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Theatre makes blockbuster comeback

THE difference is obvious on first sight of the new-look Live Theatre on Newcastle Quayside, which after a £5.5m refurbishment and extension recently re-opened with the debut of Lee Hall’s The Pitmen Painters.

It’s live and kicking again – Barbara Hodgson takes a look at the opening act of a revamped ‘new writing theatre’.

THE difference is obvious on first sight of the new-look Live Theatre on Newcastle Quayside, which after a £5.5m refurbishment and extension recently re-opened with the debut of Lee Hall’s The Pitmen Painters.

It’s far bigger, taking over five listed buildings, including the old maritime museum, with its main entrance now farther up Broad Chare. Local chef Terry Laybourne is opening a restaurant next door.

Inside is a fascinating mix of old and new, with medieval stonework and exposed beams sitting surprisingly comfortably with 21st Century features including a new studio theatre.

The area of the foyer’s new bar used to be an outside alley once used by horses and carts.

Exterior windows are now inside and decorative pebbles fill the ruts of ancient drains exposed during the lowering of the floor of an adjoining lounge – a cosy room of oranges and browns, furnished with sofas, rugs and lamps.

Because of the protected status of the buildings, it’s been painstaking work. It started in 2005 and closed the theatre for a year. A glass atrium – giving great views over the city as you climb the stairs – links the buildings, but only when the floor levels slope suddenly do you realise you have entered another building.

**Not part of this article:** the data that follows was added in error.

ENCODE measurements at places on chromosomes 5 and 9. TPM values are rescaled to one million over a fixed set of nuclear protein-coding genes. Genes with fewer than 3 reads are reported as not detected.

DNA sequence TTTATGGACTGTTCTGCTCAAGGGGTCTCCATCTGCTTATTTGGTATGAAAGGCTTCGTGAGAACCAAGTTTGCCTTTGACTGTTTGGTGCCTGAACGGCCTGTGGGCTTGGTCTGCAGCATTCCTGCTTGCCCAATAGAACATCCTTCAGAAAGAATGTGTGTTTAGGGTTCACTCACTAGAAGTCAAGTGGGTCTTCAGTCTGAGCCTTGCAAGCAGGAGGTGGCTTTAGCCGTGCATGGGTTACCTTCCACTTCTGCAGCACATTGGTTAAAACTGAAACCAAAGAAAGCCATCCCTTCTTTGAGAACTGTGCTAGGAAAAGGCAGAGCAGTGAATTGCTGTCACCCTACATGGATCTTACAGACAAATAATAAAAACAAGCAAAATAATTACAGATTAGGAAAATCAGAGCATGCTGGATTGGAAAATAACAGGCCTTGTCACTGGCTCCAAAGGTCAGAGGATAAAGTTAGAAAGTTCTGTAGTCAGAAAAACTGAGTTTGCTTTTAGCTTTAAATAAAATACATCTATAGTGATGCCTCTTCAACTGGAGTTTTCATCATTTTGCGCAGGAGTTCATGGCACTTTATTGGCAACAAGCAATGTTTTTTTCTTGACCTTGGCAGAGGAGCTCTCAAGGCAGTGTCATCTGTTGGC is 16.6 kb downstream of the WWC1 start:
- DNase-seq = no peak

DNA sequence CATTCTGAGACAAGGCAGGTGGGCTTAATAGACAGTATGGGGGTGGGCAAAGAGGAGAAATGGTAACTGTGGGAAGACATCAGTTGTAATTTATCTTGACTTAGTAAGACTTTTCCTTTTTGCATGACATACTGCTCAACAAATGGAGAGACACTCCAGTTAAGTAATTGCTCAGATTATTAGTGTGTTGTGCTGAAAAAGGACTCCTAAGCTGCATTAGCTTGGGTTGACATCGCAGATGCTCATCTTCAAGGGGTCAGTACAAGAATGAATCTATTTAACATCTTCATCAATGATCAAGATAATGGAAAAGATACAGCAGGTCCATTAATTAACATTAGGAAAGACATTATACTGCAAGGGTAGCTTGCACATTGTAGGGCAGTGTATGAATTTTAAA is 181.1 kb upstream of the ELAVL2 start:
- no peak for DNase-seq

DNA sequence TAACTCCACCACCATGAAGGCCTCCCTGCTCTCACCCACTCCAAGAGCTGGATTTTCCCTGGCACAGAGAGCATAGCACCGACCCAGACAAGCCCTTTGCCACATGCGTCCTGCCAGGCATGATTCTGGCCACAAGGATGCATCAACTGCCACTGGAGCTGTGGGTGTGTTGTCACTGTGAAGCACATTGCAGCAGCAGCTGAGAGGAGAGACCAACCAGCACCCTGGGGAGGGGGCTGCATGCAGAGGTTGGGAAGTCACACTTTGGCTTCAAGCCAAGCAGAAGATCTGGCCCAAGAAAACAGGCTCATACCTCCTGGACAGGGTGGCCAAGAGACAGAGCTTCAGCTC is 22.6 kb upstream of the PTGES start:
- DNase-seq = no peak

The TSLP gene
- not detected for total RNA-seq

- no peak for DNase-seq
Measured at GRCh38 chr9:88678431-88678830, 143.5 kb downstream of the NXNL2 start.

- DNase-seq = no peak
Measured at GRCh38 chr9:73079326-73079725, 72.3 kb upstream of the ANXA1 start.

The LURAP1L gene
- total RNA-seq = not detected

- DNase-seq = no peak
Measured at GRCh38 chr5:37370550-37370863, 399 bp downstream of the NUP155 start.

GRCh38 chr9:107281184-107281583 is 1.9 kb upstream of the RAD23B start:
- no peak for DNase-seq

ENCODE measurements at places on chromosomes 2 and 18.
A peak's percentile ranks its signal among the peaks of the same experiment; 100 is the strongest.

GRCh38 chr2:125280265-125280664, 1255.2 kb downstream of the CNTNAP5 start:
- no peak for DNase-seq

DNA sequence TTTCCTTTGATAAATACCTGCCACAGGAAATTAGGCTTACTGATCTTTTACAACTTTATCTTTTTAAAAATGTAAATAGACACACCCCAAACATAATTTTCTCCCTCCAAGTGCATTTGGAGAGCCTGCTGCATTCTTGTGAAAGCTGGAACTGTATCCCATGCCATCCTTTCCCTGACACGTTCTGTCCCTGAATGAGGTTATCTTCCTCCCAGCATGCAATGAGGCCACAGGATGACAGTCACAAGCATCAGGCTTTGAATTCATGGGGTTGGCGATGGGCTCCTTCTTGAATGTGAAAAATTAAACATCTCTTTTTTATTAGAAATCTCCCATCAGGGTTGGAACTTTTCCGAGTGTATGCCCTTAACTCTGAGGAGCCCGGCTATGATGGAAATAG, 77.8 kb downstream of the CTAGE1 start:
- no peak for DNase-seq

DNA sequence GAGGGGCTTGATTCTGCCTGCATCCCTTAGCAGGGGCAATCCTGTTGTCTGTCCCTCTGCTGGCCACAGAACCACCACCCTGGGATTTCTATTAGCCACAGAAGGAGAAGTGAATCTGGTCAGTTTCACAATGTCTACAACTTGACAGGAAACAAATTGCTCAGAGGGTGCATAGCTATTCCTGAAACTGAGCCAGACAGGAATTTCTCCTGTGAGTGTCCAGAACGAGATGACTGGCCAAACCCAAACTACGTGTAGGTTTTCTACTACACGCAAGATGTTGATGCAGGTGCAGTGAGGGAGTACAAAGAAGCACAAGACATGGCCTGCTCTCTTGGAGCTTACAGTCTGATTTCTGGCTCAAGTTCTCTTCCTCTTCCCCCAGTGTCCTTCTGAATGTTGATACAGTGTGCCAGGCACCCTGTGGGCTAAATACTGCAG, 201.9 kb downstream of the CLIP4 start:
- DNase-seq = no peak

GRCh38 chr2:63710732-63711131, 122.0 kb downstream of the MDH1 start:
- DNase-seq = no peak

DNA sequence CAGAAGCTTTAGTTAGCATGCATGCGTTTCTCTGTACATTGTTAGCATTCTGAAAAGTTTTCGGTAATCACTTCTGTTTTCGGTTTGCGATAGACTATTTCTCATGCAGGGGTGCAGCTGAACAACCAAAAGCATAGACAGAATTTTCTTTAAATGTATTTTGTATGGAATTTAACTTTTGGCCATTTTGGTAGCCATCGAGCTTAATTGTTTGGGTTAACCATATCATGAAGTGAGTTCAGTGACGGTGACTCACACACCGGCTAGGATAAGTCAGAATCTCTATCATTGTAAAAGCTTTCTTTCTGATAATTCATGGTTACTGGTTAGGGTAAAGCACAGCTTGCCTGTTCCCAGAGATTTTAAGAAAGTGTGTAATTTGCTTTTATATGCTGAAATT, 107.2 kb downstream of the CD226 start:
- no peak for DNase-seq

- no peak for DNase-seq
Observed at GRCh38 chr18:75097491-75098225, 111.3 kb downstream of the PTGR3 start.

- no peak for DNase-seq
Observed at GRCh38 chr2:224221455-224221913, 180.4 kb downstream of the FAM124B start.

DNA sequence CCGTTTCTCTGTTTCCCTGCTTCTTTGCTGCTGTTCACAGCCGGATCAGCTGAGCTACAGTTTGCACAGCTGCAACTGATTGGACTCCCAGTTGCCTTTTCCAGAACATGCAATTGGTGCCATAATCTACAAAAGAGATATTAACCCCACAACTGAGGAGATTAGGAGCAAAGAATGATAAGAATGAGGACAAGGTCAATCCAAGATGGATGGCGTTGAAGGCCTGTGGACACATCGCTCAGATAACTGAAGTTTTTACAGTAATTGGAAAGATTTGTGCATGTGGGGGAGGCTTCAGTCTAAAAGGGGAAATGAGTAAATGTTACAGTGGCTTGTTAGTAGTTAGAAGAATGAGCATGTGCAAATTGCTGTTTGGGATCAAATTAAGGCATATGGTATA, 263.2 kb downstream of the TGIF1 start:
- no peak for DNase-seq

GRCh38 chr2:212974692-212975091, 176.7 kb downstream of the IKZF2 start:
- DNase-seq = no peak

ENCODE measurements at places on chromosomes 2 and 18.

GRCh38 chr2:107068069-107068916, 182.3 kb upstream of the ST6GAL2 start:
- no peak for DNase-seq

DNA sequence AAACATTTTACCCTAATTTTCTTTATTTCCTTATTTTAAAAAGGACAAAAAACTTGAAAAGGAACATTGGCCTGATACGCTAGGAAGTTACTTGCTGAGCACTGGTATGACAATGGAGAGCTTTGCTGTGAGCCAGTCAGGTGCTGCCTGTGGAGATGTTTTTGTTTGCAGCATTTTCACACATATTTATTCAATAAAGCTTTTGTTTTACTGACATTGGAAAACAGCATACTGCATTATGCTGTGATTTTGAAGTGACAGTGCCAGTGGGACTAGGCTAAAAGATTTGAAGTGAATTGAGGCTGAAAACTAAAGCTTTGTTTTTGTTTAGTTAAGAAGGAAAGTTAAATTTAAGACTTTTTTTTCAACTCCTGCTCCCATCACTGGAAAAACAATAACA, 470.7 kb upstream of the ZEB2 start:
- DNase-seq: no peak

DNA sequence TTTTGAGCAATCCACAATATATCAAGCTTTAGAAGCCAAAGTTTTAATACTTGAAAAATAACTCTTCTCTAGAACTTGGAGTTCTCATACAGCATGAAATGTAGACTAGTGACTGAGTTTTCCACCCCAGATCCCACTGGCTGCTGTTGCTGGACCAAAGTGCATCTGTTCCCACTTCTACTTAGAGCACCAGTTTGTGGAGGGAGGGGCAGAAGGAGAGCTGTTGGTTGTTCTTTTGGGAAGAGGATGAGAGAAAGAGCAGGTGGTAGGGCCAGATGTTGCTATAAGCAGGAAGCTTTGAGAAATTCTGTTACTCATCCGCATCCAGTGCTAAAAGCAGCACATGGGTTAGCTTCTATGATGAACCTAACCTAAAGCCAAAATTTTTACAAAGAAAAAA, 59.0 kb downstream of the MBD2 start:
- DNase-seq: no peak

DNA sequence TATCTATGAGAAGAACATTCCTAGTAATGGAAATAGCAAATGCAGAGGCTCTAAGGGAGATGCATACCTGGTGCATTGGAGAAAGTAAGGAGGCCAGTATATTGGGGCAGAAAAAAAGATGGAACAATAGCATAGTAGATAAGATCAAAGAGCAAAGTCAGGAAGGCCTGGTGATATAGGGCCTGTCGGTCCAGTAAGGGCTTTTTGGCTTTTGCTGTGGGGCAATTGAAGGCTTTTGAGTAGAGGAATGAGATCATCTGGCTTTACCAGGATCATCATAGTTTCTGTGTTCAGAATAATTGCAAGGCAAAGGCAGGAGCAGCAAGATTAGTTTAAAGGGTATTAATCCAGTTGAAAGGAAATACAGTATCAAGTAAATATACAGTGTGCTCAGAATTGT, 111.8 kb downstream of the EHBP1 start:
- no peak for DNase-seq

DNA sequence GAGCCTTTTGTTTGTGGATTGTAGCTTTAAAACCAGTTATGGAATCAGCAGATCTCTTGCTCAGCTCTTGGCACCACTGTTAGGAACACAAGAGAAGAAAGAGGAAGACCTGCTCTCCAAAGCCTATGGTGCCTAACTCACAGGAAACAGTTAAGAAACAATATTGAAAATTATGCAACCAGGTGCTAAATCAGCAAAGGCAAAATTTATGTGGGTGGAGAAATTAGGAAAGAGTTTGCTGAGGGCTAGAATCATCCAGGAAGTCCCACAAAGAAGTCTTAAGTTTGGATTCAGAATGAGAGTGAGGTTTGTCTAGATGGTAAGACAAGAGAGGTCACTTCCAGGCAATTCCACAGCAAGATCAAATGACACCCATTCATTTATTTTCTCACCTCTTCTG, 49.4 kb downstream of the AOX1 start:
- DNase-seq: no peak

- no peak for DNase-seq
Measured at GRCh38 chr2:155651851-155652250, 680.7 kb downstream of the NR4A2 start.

The second and third floors have offices, writers’ rooms and rehearsal spaces and an exhibition of work by real-life pitman painter Oliver Kilbourn temporarily occupied the room now taken over by art and craft company Designed & Made.

Anyone worried that this unique venue might have lost something of its intimate appeal will find the auditorium – now on the left inside the entrance, past the new box office – has a very similar feel to the original.

Its bar may have gone, but theatregoers can still take in their drinks from the foyer bar.

And just 10 more seats have been added – where the stairs to the balcony used to be. The balcony, like elsewhere, now has lift and wheelchair access.

Initial audience feedback has been hugely positive, says marketing and press officer Amy Mellstrom.

“It’s been brilliant. We’re so pleased people like it as much as we do. While we were
closed we kept in touch with people and now we’ve got our audience back.

“On the first night when our front of house manager announced the doors were now open, she giggled as she was so excited!

“The theatre is all about local people. It’s accessible and it’s not expensive to come here. It has changed, but I don’t think the feel of Live Theatre has changed.”

The Pitmen Painters has had its run extended, due to overwhelming public
demand.

The play, about the group of Ashington miners who took art appreciation classes between the wars and produced paintings which made the art world sit up and take notice, set a box office record, with 56% of tickets sold before opening night.

It attracted rave reviews and quickly sold out but, with an extra week of performances added from next Tuesday, it now runs until Saturday, November 3 (with one matinee on the final day).

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